Written by Ash Wood.
Appearances can be deceiving. On the surface, Nidhogg seems to be a very simple game. The basic visual style and seemingly non-complex gameplay come across as rudimentary, but the hidden depth within offers a wealth of entertainment. The game doesn’t really set you up with any precursor or backstory as you and an opposing player face up against one another in the middle of a multi-frame arena.
The first thing that strikes you is the pixel graphics art style. It presents itself in a much simpler format to other pixel art games such as OlliOlli and Hotline Miami with only a handful of pixels creating effectively a stickman as the playable characters. The background behind the action does often present slightly more visually engaging scenes including waterfalls and lava but the simple style really helps to bring the attention down to the nitty gritty details.
It is a game that is best played in a 2 player, 1 v 1 setup. Both players spawn in an even position with the first one to land a fatal blow gaining the upper hand. But is isn’t just a battle to whittle down health bars or life numbers, it’s an elaborate tug of war with both players striving to reach their respective ends of the arena. The player who last made a kill is given the opportunity to carry on to the next frame of the battleground and further before the opponent respawns and the battle commences again. It can be unrelentingly frantic with players desperately sprinting to the end of the frame before their foe can respawn and the battle begins anew.
The combat is very smart and elegantly crafted. Both players are armed with a sword with which to fence with the opponent. The game primarily only makes use of a jump and attack button to do most of the basic combat but things become much deeper when you add in the raising and lowering of swords. If both players attack at the same time the swords parry each other away, so to overcome this you need to raise or lower the sword to aim for a gap which can bring a tactical, chess-like standoff to the game.
Nidhogg does also allow the player an element of ranged combat. by raising the sword above your head you have the opportunity to throw it at the opposition. It travels with a fair bit of pace across the arena and is a very effective tactic if you can line it up right. Get it wrong though and you will have to utilise every ounce of jumping and dodging to pick up your sword again before being struck down. If timed correctly you can even pull of a cheeky roll between the other player’s legs which is a cheap but ultimately brilliant move.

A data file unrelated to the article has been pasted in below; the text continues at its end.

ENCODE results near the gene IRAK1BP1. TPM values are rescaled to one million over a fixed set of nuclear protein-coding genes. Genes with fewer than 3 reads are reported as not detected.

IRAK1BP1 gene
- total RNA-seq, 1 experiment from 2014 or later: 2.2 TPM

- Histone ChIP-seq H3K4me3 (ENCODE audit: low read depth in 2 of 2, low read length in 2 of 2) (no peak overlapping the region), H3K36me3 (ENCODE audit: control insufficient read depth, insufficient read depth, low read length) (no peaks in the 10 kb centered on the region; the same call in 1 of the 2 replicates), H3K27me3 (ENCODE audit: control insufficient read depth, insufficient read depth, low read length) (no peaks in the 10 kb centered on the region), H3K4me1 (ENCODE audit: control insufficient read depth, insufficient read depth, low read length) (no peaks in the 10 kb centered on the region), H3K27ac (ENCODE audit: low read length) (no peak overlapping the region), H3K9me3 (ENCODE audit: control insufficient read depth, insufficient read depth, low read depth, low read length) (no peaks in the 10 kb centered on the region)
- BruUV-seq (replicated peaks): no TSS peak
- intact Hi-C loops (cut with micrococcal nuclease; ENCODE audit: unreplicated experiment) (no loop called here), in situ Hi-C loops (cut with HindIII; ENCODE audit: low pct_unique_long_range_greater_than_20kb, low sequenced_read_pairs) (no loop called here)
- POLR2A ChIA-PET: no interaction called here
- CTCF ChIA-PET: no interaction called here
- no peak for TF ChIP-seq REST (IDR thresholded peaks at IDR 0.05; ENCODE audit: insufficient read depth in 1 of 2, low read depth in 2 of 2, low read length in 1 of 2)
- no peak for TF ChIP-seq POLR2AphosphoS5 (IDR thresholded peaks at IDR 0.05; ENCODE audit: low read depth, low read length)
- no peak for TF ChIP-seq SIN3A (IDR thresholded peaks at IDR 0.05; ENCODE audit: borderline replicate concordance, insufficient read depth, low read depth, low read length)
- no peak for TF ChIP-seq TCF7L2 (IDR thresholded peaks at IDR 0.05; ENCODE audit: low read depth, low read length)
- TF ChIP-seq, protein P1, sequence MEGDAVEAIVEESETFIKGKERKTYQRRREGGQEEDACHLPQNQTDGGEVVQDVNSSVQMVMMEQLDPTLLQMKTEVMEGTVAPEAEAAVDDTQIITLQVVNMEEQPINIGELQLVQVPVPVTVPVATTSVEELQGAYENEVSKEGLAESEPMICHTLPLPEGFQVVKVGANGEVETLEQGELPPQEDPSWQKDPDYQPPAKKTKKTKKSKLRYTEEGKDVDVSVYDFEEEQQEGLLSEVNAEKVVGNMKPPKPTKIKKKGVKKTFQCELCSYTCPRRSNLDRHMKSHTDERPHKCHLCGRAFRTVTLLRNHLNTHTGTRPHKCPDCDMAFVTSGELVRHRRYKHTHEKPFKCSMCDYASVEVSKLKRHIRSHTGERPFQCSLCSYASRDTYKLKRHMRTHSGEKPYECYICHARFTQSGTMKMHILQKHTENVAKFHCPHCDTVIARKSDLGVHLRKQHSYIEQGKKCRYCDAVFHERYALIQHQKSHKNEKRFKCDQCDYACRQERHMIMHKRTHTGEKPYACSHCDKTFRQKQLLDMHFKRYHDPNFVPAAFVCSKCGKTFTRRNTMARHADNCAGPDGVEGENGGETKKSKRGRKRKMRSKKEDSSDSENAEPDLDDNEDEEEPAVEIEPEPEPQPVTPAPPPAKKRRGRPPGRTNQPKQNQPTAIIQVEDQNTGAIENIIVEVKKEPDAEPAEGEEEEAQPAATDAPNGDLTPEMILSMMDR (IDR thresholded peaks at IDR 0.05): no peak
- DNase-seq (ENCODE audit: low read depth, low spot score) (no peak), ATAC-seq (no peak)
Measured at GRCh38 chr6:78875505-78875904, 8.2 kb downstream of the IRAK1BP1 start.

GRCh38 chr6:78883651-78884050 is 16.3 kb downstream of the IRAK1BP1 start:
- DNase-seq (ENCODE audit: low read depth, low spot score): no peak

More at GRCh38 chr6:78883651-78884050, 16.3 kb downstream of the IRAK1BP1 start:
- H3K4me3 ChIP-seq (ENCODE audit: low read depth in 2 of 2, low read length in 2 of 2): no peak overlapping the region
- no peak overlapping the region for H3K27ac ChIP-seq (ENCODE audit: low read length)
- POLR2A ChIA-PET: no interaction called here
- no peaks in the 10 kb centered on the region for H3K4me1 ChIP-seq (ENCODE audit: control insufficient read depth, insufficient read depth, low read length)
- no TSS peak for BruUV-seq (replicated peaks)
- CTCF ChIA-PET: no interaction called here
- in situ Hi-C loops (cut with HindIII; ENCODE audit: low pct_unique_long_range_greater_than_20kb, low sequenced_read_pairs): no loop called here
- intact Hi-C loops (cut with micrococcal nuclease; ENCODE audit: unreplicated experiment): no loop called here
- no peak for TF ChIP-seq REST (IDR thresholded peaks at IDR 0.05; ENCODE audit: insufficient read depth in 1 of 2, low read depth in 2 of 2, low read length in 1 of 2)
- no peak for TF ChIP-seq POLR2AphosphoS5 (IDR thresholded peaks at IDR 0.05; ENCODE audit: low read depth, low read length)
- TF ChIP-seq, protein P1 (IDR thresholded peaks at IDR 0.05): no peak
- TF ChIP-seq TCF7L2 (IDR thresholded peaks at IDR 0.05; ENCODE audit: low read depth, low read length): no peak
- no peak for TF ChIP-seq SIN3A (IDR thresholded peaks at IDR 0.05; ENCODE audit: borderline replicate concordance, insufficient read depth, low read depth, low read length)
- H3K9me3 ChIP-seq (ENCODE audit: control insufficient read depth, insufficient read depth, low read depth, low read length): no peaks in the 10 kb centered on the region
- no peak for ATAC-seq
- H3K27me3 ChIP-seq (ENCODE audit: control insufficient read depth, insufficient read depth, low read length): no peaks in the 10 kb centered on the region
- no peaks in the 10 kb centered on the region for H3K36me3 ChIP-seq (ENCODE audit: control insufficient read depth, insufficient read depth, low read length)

Once you have mastered the combat and negotiated the intricate fencing tug of war that is Nidhogg you make it to the end of the level and jump off to be eaten by the mythological Norse serpent Níðhöggr which, oddly, counts as a win.
With most games, sitting back and watching them can be a bit of a boring experience, even the most brilliant and well crafted games are notably less enjoyable when not playing them. Nidhogg however is just as much fun to watch as it to partake in yourself. When I had the opportunity to preview the game on the EGX show floor, a pair of clearly experienced players fought an epic battle. The crowd around them grew and soon all of us were laughing away and getting totally swept up the game as each player got close to the end of the level only to be pushed back again with some brilliant swordplay.
While the game has existed for a fair while now, its transition to PS4 is a great one. This really is a game to play on the sofa with two players and a group of people to watch and swap between. Having it on a console in the living room and with the DualShock 4 working as a great controller for it, this looks to be the best way to enjoy Nidhogg’s frantic fun. Despite the simple graphics and seemingly basic outlay, it is a brilliantly clever game and will join a great group of titles helping to breathe a bit of new life into couch multiplayer on the PS4 such as Towerfall Ascension and Sportsfriends and I, for one, cannot wait to play it fully with friends.